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Key West Time
October 17th
12:31am · 80°F

Hurricane Irma Takes Some Trees but Not Key West Spirit

by: Sarah Tamar Klitenick

Key West's tree canopy is already green and flourishing after Hurricane Irma

Hurricane Irma ravaged the Florida Keys just a few months ago.  Mother nature’s wrath abides by no man’s rules and extends to all those in the community both directly and through our community’s empathetic nature. Of the many things that make Key West so special, the iconic and exotic tropical trees resonate in the hearts of Florida Keys natives. They grace our island home with seasons of colorful explosions and dwarfed the buildings under their outstretched arms.  Some give us seasonal fruits and many of the gentle giants cool the weary in their shade and offer shelter and food for the birds and other local wildlife.

Some big trees were uprooted but stood up again after the storm. Here is a look at strong root ball

So it went that during the hurricane we lost quite a few of our beloved trees that made a distinct place of our island.  One in particular would be the gigantic strangler fig tree located in the courtyard of the Key West Garden Club at West Martello tower.  This tree harbored many celebrations and parties, and it broke our heart to see it go.  It was a fortress within the fort, as you could walk within the dangling root system and around the trunk.  The Florida Keys lost many of this type of tree and other tropical varieties because of their shallow roots and wide canopies.

Uprooted Strangler Fig Tree at the West Martello Located on Higgs Beach

But mother nature is incredibly resilient, and as the refreshing rains came to the island, green began to quickly sprout from the trees. At first the skyscape seemed nearly barren with nearly all the leaves blown off by the storm. But already the canopy is green again as you can see from the fly-over photo above.  As we miss some of the grandfather trees that are gone, we now see a re-birth and enjoy new vistas from different vantages of the island and sea.  Where once there were clusters of thick canopy that kept some gardens dark, it is  now sunny enough for the plants who had been overshadowed to burst with new growth and vigor.  There has been so much cleaning, pruning, and planting going on by residents around Key West, to plant new life where the old is now gone.   Natural beauty is being reborn and the next generation of wild tropical trees has begun!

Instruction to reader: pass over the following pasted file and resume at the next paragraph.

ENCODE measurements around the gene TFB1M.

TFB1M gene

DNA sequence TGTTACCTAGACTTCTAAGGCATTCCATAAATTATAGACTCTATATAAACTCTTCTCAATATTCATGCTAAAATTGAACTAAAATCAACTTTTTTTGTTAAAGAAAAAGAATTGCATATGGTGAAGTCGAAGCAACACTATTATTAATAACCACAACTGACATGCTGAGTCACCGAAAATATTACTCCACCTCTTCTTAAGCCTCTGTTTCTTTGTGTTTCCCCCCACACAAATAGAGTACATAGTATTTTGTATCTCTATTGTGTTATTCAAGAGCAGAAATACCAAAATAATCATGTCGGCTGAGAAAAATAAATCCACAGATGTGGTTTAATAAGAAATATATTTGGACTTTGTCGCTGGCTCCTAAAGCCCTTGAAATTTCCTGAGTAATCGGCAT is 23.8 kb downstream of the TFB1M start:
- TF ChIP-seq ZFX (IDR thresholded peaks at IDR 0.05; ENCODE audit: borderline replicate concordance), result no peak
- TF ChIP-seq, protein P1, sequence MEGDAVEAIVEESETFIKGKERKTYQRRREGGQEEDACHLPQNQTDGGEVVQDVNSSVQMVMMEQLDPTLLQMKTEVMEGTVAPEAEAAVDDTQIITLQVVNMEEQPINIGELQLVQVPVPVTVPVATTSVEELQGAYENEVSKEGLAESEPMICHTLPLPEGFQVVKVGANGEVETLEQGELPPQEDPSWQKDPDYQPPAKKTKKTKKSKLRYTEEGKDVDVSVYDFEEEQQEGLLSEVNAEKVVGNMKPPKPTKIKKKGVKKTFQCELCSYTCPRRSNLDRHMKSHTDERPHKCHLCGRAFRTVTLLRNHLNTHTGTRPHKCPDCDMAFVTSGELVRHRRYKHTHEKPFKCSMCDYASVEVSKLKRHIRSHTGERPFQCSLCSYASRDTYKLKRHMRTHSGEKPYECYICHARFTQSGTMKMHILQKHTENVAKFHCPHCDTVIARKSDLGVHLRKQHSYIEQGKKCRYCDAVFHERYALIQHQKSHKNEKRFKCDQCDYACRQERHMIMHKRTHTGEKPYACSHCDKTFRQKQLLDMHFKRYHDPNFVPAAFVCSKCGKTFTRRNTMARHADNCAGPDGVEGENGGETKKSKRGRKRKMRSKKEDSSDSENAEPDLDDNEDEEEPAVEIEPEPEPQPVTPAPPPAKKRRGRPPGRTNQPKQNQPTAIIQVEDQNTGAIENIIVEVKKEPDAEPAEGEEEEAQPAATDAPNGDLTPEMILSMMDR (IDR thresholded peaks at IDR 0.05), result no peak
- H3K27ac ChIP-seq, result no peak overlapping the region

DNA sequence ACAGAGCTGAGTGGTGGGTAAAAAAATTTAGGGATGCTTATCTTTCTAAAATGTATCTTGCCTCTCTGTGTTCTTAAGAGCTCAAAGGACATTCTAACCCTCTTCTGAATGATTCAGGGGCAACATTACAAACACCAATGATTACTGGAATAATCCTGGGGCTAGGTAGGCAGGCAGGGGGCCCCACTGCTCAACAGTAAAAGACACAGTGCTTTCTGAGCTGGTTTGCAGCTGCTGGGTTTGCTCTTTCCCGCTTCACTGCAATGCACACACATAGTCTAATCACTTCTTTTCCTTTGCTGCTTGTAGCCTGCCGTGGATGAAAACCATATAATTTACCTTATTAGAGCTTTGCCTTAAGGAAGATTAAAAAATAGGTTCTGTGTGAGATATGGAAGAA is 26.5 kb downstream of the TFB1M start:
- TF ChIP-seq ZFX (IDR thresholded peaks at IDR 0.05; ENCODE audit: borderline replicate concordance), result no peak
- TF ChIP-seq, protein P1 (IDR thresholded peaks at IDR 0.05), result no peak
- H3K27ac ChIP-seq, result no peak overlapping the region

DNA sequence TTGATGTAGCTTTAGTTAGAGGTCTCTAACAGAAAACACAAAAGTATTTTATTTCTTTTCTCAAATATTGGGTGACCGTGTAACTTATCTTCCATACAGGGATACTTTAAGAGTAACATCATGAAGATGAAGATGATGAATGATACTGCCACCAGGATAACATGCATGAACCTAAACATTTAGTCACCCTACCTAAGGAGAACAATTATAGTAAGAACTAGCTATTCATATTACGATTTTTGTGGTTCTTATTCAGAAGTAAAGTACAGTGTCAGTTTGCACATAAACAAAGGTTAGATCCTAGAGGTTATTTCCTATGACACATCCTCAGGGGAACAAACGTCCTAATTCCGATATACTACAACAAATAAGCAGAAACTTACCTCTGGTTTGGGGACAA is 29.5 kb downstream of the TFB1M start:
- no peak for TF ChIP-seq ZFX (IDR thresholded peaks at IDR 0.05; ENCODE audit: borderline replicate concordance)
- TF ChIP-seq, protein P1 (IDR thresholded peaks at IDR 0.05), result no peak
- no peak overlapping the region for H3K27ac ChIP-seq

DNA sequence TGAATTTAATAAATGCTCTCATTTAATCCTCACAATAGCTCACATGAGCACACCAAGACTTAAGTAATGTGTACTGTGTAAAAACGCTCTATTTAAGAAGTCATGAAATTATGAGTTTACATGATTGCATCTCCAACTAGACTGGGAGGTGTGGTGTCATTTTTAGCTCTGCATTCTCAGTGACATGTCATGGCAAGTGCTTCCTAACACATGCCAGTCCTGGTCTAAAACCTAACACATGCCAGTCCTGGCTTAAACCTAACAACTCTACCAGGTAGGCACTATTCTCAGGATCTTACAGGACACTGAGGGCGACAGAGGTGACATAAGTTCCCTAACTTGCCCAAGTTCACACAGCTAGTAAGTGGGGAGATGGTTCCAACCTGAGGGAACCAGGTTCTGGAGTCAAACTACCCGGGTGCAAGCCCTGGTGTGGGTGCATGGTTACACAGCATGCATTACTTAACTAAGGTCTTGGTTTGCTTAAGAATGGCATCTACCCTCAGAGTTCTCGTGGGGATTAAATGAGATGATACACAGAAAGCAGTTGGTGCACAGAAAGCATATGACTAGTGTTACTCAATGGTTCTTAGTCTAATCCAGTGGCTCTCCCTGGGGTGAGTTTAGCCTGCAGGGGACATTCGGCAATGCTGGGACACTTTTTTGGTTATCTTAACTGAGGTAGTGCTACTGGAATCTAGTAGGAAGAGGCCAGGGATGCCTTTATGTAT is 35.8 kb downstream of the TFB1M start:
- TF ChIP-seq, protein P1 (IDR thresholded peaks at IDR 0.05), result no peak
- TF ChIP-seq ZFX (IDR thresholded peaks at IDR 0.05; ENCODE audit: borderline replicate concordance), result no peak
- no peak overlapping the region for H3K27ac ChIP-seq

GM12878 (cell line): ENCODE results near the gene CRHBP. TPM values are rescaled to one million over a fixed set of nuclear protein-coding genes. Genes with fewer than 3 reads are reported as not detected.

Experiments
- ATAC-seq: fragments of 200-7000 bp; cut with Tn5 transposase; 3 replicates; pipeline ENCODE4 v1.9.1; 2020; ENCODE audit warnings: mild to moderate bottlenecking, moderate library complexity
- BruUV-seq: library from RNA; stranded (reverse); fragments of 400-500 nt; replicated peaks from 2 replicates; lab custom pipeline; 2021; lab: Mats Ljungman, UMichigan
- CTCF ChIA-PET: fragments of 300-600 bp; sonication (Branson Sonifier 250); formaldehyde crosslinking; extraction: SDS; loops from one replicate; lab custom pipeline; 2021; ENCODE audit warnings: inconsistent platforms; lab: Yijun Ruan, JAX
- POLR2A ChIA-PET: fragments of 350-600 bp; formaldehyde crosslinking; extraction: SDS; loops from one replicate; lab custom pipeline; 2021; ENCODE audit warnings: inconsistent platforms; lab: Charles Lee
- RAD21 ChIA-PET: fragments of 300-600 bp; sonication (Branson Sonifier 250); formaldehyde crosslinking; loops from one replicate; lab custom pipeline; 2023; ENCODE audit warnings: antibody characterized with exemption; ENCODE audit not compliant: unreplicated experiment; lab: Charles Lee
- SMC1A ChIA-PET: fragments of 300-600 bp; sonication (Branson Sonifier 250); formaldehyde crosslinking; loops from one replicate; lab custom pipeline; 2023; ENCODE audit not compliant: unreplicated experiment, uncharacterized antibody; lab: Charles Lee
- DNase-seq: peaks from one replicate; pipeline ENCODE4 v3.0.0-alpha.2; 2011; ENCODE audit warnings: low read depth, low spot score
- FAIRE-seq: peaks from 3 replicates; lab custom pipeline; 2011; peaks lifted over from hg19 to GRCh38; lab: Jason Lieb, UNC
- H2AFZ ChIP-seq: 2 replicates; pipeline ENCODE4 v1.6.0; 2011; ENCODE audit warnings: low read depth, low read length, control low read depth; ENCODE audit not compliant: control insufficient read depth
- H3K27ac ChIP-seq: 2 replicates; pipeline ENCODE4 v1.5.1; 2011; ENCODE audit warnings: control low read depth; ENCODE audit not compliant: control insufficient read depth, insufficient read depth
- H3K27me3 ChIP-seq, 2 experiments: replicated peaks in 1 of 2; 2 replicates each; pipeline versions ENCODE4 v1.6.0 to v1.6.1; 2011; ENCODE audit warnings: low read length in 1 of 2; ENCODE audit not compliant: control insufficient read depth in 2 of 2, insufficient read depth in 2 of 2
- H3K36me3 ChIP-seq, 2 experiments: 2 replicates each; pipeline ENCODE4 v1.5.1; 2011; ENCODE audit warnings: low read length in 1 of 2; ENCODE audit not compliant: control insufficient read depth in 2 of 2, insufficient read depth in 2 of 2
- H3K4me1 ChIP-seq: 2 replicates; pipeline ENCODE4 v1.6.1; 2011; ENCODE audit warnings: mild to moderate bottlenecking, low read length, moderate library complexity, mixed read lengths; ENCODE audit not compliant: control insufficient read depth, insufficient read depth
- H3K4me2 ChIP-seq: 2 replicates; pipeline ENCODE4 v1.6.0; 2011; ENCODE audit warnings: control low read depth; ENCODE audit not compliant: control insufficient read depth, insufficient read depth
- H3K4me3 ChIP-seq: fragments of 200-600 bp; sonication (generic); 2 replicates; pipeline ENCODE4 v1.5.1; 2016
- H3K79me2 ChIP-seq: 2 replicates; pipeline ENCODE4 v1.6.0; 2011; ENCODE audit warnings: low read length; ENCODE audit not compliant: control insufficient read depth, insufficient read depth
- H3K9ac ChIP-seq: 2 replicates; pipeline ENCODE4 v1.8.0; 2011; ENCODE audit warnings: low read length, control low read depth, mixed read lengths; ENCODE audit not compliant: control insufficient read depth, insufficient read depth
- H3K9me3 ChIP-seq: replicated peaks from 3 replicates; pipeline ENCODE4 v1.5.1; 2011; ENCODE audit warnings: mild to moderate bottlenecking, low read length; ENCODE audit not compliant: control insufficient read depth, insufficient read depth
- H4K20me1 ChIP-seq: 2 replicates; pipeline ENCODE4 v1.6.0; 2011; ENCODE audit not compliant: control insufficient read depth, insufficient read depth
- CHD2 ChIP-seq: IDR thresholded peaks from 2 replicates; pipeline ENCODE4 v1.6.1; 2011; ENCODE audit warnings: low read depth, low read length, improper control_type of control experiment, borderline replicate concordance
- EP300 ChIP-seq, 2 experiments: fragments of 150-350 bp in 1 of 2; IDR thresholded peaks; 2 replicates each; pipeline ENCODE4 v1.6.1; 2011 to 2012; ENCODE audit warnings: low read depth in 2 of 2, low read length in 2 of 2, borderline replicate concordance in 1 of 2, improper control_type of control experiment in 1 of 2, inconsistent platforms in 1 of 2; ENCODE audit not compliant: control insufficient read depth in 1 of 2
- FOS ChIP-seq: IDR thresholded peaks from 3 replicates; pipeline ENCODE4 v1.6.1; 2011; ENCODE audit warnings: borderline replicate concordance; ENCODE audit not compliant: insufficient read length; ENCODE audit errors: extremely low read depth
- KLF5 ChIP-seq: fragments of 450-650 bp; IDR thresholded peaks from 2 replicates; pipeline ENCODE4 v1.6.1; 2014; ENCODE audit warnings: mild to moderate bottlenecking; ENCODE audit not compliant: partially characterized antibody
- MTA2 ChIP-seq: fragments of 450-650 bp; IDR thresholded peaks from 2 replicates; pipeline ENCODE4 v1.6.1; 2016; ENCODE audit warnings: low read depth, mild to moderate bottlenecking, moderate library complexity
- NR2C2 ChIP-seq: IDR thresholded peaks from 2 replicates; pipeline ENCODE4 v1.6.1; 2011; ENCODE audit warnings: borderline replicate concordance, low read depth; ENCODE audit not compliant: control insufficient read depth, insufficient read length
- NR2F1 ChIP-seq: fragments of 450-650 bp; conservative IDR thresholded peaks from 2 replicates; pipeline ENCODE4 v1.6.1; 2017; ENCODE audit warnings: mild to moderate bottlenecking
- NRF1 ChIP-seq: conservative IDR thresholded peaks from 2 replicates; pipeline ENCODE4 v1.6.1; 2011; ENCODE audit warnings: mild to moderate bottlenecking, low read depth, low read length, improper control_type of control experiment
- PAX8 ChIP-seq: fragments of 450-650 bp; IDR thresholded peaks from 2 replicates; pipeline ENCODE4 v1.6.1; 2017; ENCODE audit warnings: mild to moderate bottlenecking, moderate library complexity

While out for a stroll or bike ride around Key West in years past we have seen the face of the island change many times.  There are many artists who lived, created and were inspired by these “Giving Trees.”  Shel Silverstein’s home was taken down during Hurricane Irma which was a most notable subject to the trees.

The iconic kapok tree in front of the court house near Mile Marker 0 stood strong through the storm

On Dey Street, there is an artist collective of studios, known as the Depoo Mansion, among what was one of the most giant ficus magnificent trees.  Some may be happy it no longer drops the millions of tiny figs that squished into the grounds and left rotten fruit all around the ground.  It fell slowly with grace, missing the structures, leaving a new area to fill with island style art, music, and creativity.

The island skyscape is opened up and trees with green leaves are everywhere to be seen

A storm usually shakes things up a bit more than your average landscaping project but in some cases this is the cleanest we have seen things around town.  Much effort has been made to tidy up the grounds and tighten up the tree tops to prevent damage in the future when high winds come.  Some of the trees that fell down saved and stood back up, and we are grateful for that. Key West is a strong community, we dust ourselves off and get up and ready for another great season of island living.

Clean up efforts in front of the Ernest Hemingway home and museum on Whitehead Street

Sarah Klitenick was born and raised in Key West, and has seen the island recover from many storms. She loves nature and is thrilled with at how quickly the gardens and trees are recovering after Hurricane Irma. 

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